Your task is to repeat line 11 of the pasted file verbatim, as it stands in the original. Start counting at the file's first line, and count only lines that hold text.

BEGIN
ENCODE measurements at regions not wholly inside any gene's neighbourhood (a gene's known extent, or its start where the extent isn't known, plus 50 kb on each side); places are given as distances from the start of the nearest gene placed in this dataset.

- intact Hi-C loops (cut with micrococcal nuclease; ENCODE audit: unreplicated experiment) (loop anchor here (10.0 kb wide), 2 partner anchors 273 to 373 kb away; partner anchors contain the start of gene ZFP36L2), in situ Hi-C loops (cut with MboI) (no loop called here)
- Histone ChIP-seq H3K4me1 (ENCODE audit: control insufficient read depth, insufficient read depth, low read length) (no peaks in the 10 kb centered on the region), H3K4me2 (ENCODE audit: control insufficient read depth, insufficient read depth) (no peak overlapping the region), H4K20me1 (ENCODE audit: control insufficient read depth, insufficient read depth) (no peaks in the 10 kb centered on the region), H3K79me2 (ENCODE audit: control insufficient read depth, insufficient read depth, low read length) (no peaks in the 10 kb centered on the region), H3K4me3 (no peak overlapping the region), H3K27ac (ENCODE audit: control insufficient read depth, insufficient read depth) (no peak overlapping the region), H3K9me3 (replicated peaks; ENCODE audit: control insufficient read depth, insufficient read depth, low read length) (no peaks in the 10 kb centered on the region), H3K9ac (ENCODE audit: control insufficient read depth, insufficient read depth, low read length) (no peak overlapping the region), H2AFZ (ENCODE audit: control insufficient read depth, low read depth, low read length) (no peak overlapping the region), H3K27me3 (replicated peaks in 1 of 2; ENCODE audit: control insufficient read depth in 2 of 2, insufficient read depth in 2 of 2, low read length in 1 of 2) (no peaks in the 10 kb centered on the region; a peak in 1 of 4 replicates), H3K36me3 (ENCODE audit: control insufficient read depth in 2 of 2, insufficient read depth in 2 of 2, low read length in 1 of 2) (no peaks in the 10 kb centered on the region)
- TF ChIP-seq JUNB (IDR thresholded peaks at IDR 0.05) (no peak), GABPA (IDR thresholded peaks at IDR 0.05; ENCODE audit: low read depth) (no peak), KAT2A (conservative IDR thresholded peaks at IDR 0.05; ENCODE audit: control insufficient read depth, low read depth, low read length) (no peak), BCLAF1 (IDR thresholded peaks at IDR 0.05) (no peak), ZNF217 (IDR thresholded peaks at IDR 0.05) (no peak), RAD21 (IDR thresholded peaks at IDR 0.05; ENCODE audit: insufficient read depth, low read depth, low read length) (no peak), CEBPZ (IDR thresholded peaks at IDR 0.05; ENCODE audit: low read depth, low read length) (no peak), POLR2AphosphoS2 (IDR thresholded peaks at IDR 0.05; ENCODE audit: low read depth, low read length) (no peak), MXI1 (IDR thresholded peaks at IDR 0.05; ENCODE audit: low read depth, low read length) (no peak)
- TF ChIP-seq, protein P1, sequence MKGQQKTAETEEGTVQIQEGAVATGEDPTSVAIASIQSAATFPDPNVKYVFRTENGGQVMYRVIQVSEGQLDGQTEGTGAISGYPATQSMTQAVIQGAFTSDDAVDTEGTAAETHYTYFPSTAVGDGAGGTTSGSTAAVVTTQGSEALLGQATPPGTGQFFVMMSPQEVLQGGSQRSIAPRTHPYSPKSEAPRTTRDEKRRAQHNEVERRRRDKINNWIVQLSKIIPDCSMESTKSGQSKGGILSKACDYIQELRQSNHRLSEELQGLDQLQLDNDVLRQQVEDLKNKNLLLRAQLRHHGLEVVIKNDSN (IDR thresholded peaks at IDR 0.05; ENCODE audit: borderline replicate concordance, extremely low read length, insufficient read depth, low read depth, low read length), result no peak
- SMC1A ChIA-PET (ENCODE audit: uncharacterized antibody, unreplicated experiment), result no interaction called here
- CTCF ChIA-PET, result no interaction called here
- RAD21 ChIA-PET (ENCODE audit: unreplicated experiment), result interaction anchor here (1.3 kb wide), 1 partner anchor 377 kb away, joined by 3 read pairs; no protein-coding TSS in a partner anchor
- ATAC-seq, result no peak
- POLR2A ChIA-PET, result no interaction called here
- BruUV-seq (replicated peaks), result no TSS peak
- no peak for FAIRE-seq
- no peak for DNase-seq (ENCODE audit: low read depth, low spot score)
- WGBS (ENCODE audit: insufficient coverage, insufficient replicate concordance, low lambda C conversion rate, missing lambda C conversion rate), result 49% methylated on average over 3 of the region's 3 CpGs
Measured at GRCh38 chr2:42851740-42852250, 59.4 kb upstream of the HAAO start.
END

- BruUV-seq (replicated peaks), result no TSS peak